A related aspect that I look at is the kind of households that are likely to be in the ‘over-indebted’ category, i.e., have a DAR in excess of 60%. A farmer household is about two percentage points less likely to be in this category. To rephrase, a farmer household is almost as likely to be in the over-indebted category as a non-farming one. A farmer household in 2003 was 3.52 percentage points more likely to be over-indebted, in relation to 1992; while a farmer in 2013 was nearly 9 percentage points more likely to be in this category. A farmer from Andhra Pradesh was more likely to be in over-indebted than any other state in the country.
Negative correlates to over-indebtedness
Being dependent on debt to a high extent can prove to be physically, mentally, economically, and environmentally detrimental to the households themselves and to rural communities at large. There is scholarly work which shows that those who are in debt tend to show poorer psychological health indicators than those who are not. In rural India, being unable to clear one’s debt is negatively correlated with social status.
During my conversations with a farmers’ family in Sangareddy district, Telangana, I was told of an instance where a farmer was looking to borrow some money so that he could repay another loan that he had taken from a public sector bank. However, the moneylender he regularly depended on refused to lend him any further amount until he had cleared an outstanding loan. Despite pleas, the moneylender did not relent. Fearing a loss of face, this farmer committed suicide.
Instances of informal moneylenders or representatives of micro-finance institutions publicly shaming people who are unable to pay their monthly instalments; or of public sector banks seizing assets like livestock in lieu of unpaid loans are also not unheard of. From my conversations with farmers in both Telangana and Andhra Pradesh, such incidents are seen by farmers as bringing shame to them and can push them to take drastic steps.
Another consequence of high debt is that farmer households are forced to work under increasingly stressful conditions for meagre pay. A recent article in The Wire mentions how farmers migrated from Odisha to Sangareddy, Telangana to work in brick kilns for extremely meagre pay, so they could clear their loans back home. Such stories are heard even in Andhra Pradesh and Telangana. Farmers in Anantapur narrated that if the rains were sub-par even in one season they would have to migrate to either Bangalore, Tirupati or even Kerala, in search of daily labor so that they can keep servicing their loans back in their village.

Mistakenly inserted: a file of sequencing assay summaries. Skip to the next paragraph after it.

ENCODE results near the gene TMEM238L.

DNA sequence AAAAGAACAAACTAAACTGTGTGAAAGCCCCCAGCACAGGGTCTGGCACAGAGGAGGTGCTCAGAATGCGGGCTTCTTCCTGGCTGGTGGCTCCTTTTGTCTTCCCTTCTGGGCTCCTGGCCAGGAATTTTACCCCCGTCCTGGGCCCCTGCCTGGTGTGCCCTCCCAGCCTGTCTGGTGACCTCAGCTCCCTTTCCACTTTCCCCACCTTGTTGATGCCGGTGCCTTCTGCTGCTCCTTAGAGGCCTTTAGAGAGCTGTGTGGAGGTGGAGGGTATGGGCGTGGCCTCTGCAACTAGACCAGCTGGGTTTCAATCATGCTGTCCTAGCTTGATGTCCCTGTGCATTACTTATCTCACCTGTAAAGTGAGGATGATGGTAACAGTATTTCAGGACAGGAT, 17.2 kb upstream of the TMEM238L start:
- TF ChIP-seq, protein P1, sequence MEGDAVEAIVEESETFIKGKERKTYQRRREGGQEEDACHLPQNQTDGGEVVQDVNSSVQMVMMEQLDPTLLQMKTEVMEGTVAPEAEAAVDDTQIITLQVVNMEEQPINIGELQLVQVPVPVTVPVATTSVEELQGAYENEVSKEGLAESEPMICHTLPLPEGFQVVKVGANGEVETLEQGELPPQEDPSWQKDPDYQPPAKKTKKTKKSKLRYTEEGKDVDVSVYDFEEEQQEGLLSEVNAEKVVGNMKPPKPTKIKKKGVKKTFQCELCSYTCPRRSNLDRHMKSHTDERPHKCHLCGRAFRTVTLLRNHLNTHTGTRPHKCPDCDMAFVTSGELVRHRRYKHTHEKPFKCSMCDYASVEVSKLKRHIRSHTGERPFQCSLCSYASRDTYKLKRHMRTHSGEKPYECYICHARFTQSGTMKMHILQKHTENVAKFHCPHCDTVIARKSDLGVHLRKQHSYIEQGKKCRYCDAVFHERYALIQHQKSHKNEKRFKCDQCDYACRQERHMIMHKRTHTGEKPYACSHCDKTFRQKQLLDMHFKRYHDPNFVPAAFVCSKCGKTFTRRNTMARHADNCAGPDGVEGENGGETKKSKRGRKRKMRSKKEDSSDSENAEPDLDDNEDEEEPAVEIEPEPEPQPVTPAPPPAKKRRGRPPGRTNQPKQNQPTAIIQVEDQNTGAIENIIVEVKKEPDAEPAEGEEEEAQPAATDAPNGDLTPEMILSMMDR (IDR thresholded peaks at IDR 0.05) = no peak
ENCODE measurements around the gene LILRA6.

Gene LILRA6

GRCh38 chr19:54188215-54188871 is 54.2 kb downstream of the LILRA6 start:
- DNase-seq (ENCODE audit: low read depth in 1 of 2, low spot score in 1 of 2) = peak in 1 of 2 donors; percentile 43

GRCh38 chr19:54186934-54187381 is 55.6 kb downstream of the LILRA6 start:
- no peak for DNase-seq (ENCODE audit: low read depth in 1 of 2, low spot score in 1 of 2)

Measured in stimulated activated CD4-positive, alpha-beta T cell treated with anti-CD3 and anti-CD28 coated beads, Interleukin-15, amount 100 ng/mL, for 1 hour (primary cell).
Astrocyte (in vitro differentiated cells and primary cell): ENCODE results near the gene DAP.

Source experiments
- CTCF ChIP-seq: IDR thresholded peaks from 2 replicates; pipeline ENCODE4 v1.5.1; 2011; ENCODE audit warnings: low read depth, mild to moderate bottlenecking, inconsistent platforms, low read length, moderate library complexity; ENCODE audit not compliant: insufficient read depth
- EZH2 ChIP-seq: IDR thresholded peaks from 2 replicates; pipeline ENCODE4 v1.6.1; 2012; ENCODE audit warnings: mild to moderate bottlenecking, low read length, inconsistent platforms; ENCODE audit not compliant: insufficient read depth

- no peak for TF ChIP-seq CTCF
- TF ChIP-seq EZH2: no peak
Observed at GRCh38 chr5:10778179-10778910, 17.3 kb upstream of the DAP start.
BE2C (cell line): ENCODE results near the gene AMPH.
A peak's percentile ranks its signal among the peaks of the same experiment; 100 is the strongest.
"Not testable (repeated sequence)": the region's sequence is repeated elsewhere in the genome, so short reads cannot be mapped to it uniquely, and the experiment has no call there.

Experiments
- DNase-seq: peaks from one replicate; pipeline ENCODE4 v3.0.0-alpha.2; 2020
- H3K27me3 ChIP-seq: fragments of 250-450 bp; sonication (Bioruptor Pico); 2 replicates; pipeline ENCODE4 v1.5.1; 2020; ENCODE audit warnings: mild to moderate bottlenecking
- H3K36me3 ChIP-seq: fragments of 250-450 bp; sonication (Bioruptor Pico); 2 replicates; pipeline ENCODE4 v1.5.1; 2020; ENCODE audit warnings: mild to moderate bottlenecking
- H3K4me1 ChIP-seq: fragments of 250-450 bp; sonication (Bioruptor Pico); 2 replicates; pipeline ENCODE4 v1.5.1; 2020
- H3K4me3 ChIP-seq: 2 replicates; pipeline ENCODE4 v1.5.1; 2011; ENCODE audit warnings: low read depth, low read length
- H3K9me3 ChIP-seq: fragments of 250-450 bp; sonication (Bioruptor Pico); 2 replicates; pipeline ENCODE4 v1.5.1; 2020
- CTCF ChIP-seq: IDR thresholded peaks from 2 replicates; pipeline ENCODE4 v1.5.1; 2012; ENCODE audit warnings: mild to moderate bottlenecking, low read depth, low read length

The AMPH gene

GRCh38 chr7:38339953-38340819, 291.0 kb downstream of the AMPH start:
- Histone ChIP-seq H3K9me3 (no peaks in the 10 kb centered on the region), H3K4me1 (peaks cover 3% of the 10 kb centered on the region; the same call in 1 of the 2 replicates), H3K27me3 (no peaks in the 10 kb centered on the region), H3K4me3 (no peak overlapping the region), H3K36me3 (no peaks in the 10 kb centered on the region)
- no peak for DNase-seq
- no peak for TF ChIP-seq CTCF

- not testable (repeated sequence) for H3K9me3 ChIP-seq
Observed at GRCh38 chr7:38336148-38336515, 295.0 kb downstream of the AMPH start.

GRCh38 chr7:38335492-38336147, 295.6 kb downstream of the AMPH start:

In many cases, the moneylenders determine what crops are to be grown, how they are grown, what inputs are to be used, and where those inputs have to be procured from (mostly from the moneylender himself). This forces the farmer to cede her agency over farming decisions. What also became apparent to me was that mounting debt exacerbates the unviability of agriculture as an economic activity and pushes farmers into a seemingly endless spiral of debt.
Farmers need credit to access the other means of agricultural production, viz. seeds, fertilisers, draught power and so on. In a place like Anantapur where rainfall has becoming unpredictable and where chances of a cropping season failing are high, farmers tend to depend on debt not only to fund agricultural inputs but also their daily needs like food or monthly groceries. This piles on already high debt burdens. And as the debt burden mounts, farmers are forced to resort to more intensive agricultural practices which in turn forces them to depend on debt to fuel such practices.
As I conclude I am reminded of a phrase in Telugu that often cropped up during my conversations with farmers in Anantapur: “appe teerchaalana, thinde tinaalana” – literally translating to “with the limited money that we have, should we feed ourselves or spend it clearing our loans?” This statement encapsulates the frustration that farmers experience – of having to make hard choices between servicing a loan and saving face, and the future prospects of getting another loan or surviving and meeting family expenses.
In the process of trying to find the balance between these competing demands, farmer households often find that their horizons of planning have shrunk and they are forced to deal with the here and now, disregarding future costs and consequences. Many times, this results in them making decisions like having their children drop out of schools, giving up agriculture altogether, leaving their families behind and migrating to cities to work on a construction site under hazardous conditions, or taking one’s own life. This shrinking of choices is perhaps the most tragic outcome of indebtedness.
The author would like to thank members of All India Kisan Sabha, Anantapur and Sangareddy, and to Rahul M. of PARI.
Sandeep Kandikuppa is a Doctoral student at the University of North Carolina, Chapel Hill.